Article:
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To Cheung
in Hong Kong by

Radio’s wave new

Let’s be honest, when it comes to “world firsts”, radio isn’t usually something that springs to mind. But a new wave of digital tools is helping foster renewed interest in Hong Kong’s radio sector for listeners and advertisers. Matt Eaton speaks with To Cheung, the head of Commercial Radio Interactive.

To Cheung isn’t your typical media tycoon. At the age of 38, he’s spent only three years at the helm of Commercial Radio Interactive – his first gig running a media company. But hailing from the technology sector, Cheung might be well-placed to take a stagnant radio sector into the brave new world of mobile and digital broadcasting.

Cheung joined Commercial Radio in 2007 as general manager of its interactive arm and has since built an arsenal of programmers, developers, editors and business-development staff.

In August 2008, the broadcast group relaunched its official website 881903.com and unveiled a content-driven digital multimedia tool called the Hong Kong Toolbar, taking what it described as a “great leap forward in digital broadcasting”.

The Hong Kong Toolbar uses peer-to-peer technology to provide high-quality streaming for local and overseas listeners. Once the toolbar is installed, web users can listen to live broadcasts from the radio network’s various channels, receive news updates and gain access to exclusive content such as its music channel Tan Button.

More recently, it has upgraded the Toolbar to be more interactive with voting capabilities and access to footage of live events.

And, after only two years, it is starting to pay dividends.

The application has received more than 2.03 million downloads since its launch and now boasts, on average, 700,000 unique users per day. Late last year, it rolled out the “Commercial Radio HKToolbar” application for iPhone and iPod Touch, which managed to climb to the top of Apple’s iTunes Store, after scoring more than 40,000 downloads.

The mobile age has arrived and everyone is thinking about convergence.

To Cheung, the head of Commercial Radio Interactive.

Commercially, the application is starting to pull its weight, attracting a new style of online advertiser from the likes of Puma, Caltex, Citibank and Samsung.

Without giving specific data, Cheung says Commercial Radio is on the right path, but stresses that its new place in the market means its focus is about creating a superior product, rather than an early grab for money.

“The mobile age has arrived and everyone is thinking about convergence, so the number one priority for me is to get Hong Kong Toolbar popular and out into the market,” Cheung says.

“I think we would miss a lot of development opportunities if we got carried away with trying to make money early on.

“Commercial Radio understands that the key issue is to be supportive. It takes time and commitment to get something like this up and running.”

Before joining Commercial Radio, Cheung spent his career in the information technology field where he founded UDomain Web Hosting Company, which is one of the largest web-hosting companies in Hong Kong.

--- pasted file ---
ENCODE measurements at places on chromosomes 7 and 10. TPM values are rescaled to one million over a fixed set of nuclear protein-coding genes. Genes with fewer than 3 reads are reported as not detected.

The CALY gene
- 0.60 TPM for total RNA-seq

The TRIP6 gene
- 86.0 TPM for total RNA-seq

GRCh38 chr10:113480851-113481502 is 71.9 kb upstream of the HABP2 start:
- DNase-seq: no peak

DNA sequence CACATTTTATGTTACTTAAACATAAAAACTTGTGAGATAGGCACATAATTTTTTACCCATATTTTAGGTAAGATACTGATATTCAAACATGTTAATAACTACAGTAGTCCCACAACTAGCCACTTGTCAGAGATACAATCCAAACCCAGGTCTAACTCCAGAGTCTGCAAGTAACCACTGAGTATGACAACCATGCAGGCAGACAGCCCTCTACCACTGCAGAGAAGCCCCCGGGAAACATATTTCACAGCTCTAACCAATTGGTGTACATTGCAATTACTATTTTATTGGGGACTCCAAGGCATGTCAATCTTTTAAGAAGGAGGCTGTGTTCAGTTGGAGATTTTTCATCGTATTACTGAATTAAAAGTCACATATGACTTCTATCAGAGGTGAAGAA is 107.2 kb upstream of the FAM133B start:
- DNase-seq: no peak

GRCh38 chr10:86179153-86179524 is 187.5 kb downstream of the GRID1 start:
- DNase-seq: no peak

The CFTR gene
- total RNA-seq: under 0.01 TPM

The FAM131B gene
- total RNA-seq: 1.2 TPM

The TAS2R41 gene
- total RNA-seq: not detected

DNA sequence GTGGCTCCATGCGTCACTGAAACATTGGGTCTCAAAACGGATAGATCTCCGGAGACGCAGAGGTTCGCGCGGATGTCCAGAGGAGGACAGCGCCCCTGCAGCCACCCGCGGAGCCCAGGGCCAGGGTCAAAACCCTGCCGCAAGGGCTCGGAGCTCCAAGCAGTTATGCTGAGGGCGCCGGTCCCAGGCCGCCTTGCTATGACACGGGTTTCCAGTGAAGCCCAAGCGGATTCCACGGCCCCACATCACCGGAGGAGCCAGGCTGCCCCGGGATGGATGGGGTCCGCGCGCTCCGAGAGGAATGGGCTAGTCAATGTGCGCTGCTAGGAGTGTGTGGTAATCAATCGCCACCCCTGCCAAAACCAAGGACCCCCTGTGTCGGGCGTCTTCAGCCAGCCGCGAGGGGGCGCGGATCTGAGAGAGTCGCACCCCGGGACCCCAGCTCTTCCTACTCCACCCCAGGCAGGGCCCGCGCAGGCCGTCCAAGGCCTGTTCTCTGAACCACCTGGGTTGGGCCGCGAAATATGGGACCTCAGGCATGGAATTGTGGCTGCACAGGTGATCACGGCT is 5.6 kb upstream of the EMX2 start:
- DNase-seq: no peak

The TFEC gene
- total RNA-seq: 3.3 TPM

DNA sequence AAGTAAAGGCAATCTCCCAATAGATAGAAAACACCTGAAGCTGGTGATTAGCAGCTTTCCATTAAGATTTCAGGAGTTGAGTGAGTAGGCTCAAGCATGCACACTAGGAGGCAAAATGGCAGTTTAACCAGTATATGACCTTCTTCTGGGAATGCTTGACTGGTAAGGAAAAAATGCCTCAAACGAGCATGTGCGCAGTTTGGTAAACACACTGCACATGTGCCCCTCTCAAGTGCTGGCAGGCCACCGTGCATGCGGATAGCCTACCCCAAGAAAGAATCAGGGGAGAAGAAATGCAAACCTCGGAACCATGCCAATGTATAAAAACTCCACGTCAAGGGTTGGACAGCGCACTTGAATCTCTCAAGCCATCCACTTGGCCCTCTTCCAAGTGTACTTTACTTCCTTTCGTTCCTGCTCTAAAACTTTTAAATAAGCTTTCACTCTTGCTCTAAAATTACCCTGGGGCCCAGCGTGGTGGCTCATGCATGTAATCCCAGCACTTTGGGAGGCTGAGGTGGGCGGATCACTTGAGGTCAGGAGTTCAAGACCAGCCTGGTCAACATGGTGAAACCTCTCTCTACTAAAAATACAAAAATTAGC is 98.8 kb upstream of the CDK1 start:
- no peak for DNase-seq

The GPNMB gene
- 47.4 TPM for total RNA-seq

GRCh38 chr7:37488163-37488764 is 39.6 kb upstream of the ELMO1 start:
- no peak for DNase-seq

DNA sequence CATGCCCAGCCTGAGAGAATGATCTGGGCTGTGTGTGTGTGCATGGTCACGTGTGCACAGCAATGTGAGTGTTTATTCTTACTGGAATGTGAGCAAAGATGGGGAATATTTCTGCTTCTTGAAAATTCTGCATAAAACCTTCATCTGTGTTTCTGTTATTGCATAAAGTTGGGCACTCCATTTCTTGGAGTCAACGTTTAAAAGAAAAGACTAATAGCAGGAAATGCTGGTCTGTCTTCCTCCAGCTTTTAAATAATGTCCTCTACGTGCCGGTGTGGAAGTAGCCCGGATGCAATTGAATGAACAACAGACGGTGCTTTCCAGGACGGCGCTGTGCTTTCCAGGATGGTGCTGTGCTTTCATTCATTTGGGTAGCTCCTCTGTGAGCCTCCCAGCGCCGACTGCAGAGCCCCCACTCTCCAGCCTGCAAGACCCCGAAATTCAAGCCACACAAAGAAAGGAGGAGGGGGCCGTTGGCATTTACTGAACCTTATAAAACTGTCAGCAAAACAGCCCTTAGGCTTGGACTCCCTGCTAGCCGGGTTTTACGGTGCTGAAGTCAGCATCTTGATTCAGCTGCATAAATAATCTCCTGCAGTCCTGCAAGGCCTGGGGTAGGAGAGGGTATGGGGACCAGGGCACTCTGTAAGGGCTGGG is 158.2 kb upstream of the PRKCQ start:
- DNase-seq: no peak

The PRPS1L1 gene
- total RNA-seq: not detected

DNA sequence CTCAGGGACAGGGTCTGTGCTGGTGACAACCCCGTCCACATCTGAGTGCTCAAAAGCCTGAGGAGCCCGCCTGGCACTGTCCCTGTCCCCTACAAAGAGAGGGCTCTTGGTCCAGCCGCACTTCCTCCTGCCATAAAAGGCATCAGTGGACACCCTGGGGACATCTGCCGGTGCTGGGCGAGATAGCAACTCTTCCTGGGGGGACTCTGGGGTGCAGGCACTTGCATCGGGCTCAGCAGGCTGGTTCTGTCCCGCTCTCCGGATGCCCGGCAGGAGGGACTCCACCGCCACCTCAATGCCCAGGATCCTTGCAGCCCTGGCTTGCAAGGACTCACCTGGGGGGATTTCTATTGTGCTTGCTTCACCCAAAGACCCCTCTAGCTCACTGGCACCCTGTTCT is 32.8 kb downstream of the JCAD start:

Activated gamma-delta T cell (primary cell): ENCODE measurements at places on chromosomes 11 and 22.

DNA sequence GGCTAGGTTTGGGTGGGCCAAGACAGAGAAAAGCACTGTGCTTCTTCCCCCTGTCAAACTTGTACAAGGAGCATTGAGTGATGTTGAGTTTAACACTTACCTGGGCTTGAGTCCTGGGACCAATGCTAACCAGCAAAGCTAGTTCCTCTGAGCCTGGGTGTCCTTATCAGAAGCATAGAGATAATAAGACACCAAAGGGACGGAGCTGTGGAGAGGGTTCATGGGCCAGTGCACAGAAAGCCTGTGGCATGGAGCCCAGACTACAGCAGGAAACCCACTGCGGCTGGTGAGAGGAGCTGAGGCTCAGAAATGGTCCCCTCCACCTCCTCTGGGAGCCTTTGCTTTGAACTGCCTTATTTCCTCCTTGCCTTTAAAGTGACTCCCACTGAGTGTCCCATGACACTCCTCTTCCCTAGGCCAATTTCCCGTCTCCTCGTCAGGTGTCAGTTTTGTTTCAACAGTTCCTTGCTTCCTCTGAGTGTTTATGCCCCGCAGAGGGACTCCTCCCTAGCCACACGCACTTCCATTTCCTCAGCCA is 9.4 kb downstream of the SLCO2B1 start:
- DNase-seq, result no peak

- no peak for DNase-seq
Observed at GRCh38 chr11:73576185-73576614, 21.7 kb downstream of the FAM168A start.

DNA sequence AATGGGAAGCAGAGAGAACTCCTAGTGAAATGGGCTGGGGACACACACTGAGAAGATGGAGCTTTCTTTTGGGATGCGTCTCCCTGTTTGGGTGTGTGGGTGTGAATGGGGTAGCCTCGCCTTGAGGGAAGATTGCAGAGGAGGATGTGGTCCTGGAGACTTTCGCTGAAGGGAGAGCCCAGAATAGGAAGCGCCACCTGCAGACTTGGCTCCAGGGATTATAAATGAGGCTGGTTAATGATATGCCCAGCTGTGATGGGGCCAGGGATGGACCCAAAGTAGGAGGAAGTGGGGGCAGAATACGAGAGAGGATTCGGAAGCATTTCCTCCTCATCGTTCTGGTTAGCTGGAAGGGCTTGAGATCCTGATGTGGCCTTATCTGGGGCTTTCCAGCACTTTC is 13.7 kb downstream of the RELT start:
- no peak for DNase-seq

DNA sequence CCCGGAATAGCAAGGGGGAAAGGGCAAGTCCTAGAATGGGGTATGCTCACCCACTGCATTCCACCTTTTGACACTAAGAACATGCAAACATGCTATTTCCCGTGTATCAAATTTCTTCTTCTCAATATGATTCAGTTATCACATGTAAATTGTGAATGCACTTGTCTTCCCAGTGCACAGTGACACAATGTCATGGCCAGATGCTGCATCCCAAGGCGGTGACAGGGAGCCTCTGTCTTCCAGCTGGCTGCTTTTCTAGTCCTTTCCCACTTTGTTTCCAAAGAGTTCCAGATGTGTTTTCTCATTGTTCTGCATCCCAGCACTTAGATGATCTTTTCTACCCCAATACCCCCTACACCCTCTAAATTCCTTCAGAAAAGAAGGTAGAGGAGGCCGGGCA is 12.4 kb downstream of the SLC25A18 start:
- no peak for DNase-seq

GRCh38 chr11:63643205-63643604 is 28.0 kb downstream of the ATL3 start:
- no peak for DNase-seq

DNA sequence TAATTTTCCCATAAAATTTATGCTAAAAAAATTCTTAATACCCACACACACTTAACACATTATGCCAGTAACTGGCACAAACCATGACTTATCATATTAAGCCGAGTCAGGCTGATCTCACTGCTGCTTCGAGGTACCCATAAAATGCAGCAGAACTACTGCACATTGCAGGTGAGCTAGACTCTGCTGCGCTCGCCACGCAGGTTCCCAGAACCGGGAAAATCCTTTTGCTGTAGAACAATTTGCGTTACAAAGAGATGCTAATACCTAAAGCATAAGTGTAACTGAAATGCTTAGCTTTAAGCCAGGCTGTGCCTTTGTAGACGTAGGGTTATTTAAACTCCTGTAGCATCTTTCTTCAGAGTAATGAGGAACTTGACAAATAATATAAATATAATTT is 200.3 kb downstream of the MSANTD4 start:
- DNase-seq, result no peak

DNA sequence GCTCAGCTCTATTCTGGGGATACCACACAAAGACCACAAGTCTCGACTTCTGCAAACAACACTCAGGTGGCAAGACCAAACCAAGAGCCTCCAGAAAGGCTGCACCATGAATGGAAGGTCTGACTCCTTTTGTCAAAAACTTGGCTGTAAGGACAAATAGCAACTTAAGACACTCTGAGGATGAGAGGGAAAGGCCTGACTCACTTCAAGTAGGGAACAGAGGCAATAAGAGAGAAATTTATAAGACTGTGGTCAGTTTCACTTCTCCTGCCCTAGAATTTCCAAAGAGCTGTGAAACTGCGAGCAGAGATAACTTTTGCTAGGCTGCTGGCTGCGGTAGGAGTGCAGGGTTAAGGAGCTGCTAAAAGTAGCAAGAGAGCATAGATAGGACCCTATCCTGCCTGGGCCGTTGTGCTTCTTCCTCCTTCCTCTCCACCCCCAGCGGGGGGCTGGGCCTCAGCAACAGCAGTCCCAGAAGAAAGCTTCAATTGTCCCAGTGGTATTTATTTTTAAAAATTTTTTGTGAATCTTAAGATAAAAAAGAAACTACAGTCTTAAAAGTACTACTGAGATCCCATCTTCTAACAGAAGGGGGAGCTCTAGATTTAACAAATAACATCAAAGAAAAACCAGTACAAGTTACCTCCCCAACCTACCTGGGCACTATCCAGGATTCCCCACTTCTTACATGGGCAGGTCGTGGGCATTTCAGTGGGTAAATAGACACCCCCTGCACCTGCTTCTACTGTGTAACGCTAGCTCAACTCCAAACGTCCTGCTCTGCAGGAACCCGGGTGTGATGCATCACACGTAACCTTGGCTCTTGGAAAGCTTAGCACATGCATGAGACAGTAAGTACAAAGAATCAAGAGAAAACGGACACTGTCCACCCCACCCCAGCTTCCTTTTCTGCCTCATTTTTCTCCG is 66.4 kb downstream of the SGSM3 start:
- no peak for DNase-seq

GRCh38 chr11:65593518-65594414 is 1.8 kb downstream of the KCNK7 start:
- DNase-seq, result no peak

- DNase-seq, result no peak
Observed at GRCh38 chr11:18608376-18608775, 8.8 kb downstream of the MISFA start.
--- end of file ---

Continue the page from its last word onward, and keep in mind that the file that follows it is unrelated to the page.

To Cheung_Commercial Radio Interactive

Cheung is also a founding member of the Hong Kong Web Hosting Association and has served as the group’s chairman and vice-chairman.

And, it is his background in programming and IT that has helped to fuel expansion of the HK Toolbar at a rapid rate.

Commercial Radio now boasts more than 50 staff, half of which hold technical and operational roles.

Cheung says this has allowed the group to add a raft of interactive and social media elements to its applications.

But its main strengths, says Cheung, is that once downloaded, the application is embedded into users screens and forms part of their viewable area – making them a much easier target for advertisers.

“Internet users are very lazy so the idea of the Toolbar is that you don’t have to ask users to go to a particular page,” he says.

“Advertisers need time to adapt to this new format, it takes time and commitment to get it up and running, but they (advertisers) have been very supportive.

Radio is very old-fashioned and there’s still a lot of legacy at Commercial Radio.

“Online advertising will have to change, display needs a new way. With the Toolbar people won’t have to go to another place to see advertising. We can also offer branded content, sponsorships and video-embedded advertising. We have to try different things and that requires commitment.”

While the Toolbar has seen some early success, Cheung admits that internally there is still some distance between the traditional and new media areas.

“Radio is very old-fashioned and there’s still a lot of legacy at Commercial Radio,” he says.

“Commercial Radio is very independently minded and they let me run CRI like it’s my own company.”

But he admits there is strong commitment from its senior managers.

“We have to have guts, we have to try different things and be prepared to fail. The flexibility to say we might be right today, but dead tomorrow requires a different mindset.

“You can’t invest $10 million and expect something next year. We have taken a local radio company and turned it into a global broadcasting company that targets Chinese-speaking communities all over the world. It also proved that a local Hong Kong media group can do multimedia content.”

On 1 January 2010, Commercial Radio streamed its annual Music Awards through the Hong Kong Toolbar, which drew an audience of more than 160,000 online viewers – its biggest live audience to date. But Cheung secretly admits that some of his most memorable experiences have occurred outside the work walls.

“I went to dinner at a friends place and his son asked me if I had heard of the Hong Kong Toolbar. That was the happiest moment of my week,” he says.

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